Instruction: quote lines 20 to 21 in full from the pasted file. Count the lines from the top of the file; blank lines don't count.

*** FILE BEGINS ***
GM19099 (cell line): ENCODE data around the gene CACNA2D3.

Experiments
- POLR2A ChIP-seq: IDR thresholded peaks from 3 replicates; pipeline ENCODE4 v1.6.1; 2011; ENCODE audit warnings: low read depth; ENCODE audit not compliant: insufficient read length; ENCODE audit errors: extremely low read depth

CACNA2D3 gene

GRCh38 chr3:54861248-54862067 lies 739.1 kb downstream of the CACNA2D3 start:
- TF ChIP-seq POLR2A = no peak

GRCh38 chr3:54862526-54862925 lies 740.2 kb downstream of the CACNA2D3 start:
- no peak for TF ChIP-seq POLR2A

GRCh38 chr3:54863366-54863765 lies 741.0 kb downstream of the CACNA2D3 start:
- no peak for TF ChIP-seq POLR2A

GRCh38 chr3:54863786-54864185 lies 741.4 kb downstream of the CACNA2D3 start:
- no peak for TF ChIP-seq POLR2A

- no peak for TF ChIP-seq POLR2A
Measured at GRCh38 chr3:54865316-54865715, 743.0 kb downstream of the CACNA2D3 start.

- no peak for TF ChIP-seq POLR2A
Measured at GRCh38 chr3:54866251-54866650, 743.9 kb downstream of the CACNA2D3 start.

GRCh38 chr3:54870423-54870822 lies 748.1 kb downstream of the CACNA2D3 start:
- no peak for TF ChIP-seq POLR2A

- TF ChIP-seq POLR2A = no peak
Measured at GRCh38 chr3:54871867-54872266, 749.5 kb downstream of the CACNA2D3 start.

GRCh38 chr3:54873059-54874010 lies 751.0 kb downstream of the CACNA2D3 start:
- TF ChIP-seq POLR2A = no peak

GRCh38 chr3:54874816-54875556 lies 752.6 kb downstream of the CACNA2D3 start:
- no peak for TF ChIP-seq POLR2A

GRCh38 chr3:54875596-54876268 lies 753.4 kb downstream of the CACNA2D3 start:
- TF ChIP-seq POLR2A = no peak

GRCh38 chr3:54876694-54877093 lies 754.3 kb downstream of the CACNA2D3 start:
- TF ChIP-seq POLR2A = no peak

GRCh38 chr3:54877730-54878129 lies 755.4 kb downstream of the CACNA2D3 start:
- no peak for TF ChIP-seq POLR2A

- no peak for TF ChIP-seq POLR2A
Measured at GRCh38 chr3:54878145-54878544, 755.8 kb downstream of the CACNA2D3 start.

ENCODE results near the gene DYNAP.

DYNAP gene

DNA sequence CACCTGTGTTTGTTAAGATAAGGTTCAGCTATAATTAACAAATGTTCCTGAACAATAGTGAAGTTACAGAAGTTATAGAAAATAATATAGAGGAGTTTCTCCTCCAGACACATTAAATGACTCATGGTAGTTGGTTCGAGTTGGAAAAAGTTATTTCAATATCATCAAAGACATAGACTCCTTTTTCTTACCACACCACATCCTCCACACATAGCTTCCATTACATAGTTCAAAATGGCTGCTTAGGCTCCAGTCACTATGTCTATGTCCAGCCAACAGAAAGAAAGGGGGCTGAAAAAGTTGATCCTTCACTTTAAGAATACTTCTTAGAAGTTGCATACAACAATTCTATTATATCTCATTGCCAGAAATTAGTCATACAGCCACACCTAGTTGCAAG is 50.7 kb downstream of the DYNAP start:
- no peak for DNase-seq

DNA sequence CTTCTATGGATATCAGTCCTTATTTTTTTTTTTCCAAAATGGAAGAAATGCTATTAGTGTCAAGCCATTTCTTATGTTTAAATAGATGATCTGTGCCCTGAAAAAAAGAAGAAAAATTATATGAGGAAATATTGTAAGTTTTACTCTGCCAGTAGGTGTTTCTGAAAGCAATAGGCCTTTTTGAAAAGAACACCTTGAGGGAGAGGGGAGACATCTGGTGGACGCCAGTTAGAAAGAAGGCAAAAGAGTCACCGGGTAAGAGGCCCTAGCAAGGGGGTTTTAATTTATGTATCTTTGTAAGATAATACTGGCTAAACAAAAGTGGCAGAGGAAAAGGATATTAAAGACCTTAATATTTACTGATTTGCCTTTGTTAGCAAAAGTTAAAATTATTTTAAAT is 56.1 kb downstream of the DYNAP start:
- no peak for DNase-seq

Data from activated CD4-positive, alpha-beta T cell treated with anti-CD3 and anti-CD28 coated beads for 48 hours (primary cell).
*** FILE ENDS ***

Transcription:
Measured at GRCh38 chr3:54871867-54872266, 749.5 kb downstream of the CACNA2D3 start.

GRCh38 chr3:54873059-54874010 lies 751.0 kb downstream of the CACNA2D3 start: